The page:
In a recent blog, Robin Bloor discusses how parallelism is required for software to go really fast on todays multicore computers. He brings up this point about MapReduce: using MapReduce on problems it wasn't intended to solve is "... like playing golf with a single club". I'd like to expound a bit on this analysis.
MapReduce was most famously implemented by Google to fulfill their need to index the world wide web. Quite an undertaking! And MapReduce proved to be critical to their success. The programming model for MapReduce fits perfectly with the problem of finding words within documents and creating indices for later (very fast) lookup.
However, the MapReduce programming model can be limited when applied to other, more complex problems. Many deep data analysis algorithms require multiple, complex steps to produce their output. In these cases, a more general use programming paradigm is a better and more efficient fit. Hence, Robin's analogy to "... playing golf with a single club".
Robin goes on to discuss DataRush and the capabilities it brings to bear. Based on a dataflow architecture, the programming model of DataRush is much more flexible and general use than MapReduce. I wouldn't use DataRush to index all the content of the internet, but it has proven to be an excellent tool for general data processing and data mining. And it has the ability to utilize all of the cores available on today's multicore systems. Put into perspective, we have benchmarks showing Terabyte an hour (and even better) processing of network log data for a cyber security application on a single box.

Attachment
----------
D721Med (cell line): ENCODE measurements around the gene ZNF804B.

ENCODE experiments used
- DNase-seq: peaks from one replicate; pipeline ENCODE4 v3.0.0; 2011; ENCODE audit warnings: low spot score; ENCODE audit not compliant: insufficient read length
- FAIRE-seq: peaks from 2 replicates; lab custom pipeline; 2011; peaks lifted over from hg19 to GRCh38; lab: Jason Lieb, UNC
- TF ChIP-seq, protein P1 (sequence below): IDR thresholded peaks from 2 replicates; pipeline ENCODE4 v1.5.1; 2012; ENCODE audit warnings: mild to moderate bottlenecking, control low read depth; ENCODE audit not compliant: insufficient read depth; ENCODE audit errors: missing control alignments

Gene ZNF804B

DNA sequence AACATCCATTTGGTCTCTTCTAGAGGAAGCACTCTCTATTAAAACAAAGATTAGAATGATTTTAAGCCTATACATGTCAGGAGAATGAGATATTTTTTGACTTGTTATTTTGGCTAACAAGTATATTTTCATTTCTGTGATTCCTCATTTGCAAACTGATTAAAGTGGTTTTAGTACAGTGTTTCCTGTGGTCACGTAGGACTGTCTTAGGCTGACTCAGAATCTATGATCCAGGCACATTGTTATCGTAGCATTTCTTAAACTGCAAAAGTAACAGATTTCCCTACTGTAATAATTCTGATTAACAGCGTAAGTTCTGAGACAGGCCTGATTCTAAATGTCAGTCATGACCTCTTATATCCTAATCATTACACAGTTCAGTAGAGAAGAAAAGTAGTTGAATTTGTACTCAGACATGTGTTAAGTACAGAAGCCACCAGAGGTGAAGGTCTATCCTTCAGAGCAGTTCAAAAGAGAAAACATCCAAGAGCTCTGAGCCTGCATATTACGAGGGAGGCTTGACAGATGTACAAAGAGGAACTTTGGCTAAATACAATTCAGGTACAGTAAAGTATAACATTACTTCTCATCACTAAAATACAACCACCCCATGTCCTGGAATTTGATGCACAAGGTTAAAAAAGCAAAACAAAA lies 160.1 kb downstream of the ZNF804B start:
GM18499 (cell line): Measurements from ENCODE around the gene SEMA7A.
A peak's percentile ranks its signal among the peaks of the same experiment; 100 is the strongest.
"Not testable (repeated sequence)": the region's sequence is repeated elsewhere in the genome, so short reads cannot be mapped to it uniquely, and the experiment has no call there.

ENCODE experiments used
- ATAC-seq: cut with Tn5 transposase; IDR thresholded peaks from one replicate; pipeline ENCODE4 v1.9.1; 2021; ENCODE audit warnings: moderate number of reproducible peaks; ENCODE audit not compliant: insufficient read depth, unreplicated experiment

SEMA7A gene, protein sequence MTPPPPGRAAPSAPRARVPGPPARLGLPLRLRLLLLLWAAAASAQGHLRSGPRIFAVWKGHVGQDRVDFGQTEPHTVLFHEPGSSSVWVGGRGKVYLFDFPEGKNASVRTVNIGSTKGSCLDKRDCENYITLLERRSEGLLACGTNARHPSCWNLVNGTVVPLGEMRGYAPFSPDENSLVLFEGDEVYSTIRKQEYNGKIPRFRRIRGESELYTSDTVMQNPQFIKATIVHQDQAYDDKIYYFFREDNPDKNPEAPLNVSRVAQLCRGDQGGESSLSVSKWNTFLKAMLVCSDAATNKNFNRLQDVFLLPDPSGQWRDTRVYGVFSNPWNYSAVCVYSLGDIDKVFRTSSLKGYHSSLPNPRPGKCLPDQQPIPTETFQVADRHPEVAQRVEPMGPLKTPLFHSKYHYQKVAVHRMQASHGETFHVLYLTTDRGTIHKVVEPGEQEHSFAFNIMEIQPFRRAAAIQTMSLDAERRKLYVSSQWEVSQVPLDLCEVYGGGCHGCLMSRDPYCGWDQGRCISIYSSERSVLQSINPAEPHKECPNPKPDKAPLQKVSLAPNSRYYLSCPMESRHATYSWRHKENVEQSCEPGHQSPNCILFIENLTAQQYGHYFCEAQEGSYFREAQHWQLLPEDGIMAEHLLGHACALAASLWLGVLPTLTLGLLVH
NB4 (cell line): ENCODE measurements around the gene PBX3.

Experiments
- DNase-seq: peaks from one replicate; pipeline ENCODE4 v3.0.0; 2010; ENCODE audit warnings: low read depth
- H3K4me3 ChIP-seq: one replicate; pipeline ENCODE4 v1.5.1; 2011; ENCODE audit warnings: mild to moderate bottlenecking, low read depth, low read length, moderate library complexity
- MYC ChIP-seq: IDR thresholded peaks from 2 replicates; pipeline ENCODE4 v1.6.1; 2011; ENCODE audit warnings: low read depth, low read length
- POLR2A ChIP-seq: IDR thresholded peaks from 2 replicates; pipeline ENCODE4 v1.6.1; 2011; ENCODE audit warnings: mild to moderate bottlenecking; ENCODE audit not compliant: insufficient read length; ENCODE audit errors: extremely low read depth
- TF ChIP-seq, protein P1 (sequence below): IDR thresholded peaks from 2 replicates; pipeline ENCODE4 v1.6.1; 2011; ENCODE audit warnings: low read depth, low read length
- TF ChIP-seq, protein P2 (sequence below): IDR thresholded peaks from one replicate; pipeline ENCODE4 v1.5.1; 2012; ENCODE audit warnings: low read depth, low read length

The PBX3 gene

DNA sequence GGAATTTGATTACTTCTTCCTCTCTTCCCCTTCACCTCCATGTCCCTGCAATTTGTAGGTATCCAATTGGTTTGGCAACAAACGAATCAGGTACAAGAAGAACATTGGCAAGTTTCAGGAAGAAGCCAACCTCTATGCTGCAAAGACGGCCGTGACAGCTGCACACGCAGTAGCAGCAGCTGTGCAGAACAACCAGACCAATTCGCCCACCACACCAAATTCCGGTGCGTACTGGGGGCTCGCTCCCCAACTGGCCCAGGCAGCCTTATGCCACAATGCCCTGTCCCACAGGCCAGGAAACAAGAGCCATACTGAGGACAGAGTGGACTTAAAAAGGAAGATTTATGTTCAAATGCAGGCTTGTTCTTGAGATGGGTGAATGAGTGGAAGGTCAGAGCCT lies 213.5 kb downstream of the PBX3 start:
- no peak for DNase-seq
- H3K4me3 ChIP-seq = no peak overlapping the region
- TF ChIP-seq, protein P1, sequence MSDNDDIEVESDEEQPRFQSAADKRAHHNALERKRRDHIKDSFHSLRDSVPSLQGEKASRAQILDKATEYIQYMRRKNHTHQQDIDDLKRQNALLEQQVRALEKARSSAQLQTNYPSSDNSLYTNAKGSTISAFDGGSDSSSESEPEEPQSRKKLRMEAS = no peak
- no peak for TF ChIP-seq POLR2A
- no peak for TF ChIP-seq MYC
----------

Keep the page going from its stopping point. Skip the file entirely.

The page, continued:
So does playing golf with only one club mean you can't play golf? Of course not. But it does mean you can't play as well or as efficiently as if you used all the clubs at your disposal. The flexibility of DataRush allows you to utilize a full programming paradigm especially suited to big data problems.
Robin has a knack for the turn of a phrase. Check him out on Twitter. He also has a very funny (and informative) book out called "Words You Don't Know". I especially like the chapter on swear words.